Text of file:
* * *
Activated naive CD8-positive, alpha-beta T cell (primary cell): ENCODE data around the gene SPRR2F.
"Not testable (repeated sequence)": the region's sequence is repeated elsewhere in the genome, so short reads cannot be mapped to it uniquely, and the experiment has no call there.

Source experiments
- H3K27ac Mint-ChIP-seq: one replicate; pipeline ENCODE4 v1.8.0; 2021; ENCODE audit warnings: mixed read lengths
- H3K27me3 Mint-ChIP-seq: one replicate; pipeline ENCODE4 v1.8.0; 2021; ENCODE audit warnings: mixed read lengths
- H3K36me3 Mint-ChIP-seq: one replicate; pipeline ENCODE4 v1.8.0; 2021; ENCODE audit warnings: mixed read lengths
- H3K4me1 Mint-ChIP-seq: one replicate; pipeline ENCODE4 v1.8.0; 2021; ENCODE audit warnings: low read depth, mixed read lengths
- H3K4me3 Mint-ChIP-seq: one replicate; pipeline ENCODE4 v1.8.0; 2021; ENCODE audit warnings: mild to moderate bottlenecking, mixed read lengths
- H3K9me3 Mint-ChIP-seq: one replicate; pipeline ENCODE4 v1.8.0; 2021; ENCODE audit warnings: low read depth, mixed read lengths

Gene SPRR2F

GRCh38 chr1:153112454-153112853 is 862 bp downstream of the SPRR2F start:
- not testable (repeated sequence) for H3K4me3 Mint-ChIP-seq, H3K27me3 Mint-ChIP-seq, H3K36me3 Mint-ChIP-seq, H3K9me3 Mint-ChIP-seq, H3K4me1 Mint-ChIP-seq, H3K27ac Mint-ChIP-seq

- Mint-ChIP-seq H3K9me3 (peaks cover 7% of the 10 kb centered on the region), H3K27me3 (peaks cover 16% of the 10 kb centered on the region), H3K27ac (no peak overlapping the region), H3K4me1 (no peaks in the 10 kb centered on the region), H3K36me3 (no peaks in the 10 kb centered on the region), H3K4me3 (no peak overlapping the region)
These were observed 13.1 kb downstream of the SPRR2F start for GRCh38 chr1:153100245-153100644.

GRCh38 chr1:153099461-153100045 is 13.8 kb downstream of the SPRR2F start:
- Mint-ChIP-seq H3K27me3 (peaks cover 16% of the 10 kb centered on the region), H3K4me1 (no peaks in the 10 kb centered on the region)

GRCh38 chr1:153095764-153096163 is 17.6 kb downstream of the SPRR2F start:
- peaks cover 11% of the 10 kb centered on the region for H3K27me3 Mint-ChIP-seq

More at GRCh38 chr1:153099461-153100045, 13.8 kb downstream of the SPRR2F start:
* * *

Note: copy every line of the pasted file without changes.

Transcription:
Activated naive CD8-positive, alpha-beta T cell (primary cell): ENCODE data around the gene SPRR2F.
"Not testable (repeated sequence)": the region's sequence is repeated elsewhere in the genome, so short reads cannot be mapped to it uniquely, and the experiment has no call there.

Source experiments
- H3K27ac Mint-ChIP-seq: one replicate; pipeline ENCODE4 v1.8.0; 2021; ENCODE audit warnings: mixed read lengths
- H3K27me3 Mint-ChIP-seq: one replicate; pipeline ENCODE4 v1.8.0; 2021; ENCODE audit warnings: mixed read lengths
- H3K36me3 Mint-ChIP-seq: one replicate; pipeline ENCODE4 v1.8.0; 2021; ENCODE audit warnings: mixed read lengths
- H3K4me1 Mint-ChIP-seq: one replicate; pipeline ENCODE4 v1.8.0; 2021; ENCODE audit warnings: low read depth, mixed read lengths
- H3K4me3 Mint-ChIP-seq: one replicate; pipeline ENCODE4 v1.8.0; 2021; ENCODE audit warnings: mild to moderate bottlenecking, mixed read lengths
- H3K9me3 Mint-ChIP-seq: one replicate; pipeline ENCODE4 v1.8.0; 2021; ENCODE audit warnings: low read depth, mixed read lengths

Gene SPRR2F

GRCh38 chr1:153112454-153112853 is 862 bp downstream of the SPRR2F start:
- not testable (repeated sequence) for H3K4me3 Mint-ChIP-seq, H3K27me3 Mint-ChIP-seq, H3K36me3 Mint-ChIP-seq, H3K9me3 Mint-ChIP-seq, H3K4me1 Mint-ChIP-seq, H3K27ac Mint-ChIP-seq

- Mint-ChIP-seq H3K9me3 (peaks cover 7% of the 10 kb centered on the region), H3K27me3 (peaks cover 16% of the 10 kb centered on the region), H3K27ac (no peak overlapping the region), H3K4me1 (no peaks in the 10 kb centered on the region), H3K36me3 (no peaks in the 10 kb centered on the region), H3K4me3 (no peak overlapping the region)
These were observed 13.1 kb downstream of the SPRR2F start for GRCh38 chr1:153100245-153100644.

GRCh38 chr1:153099461-153100045 is 13.8 kb downstream of the SPRR2F start:
- Mint-ChIP-seq H3K27me3 (peaks cover 16% of the 10 kb centered on the region), H3K4me1 (no peaks in the 10 kb centered on the region)

GRCh38 chr1:153095764-153096163 is 17.6 kb downstream of the SPRR2F start:
- peaks cover 11% of the 10 kb centered on the region for H3K27me3 Mint-ChIP-seq

More at GRCh38 chr1:153099461-153100045, 13.8 kb downstream of the SPRR2F start: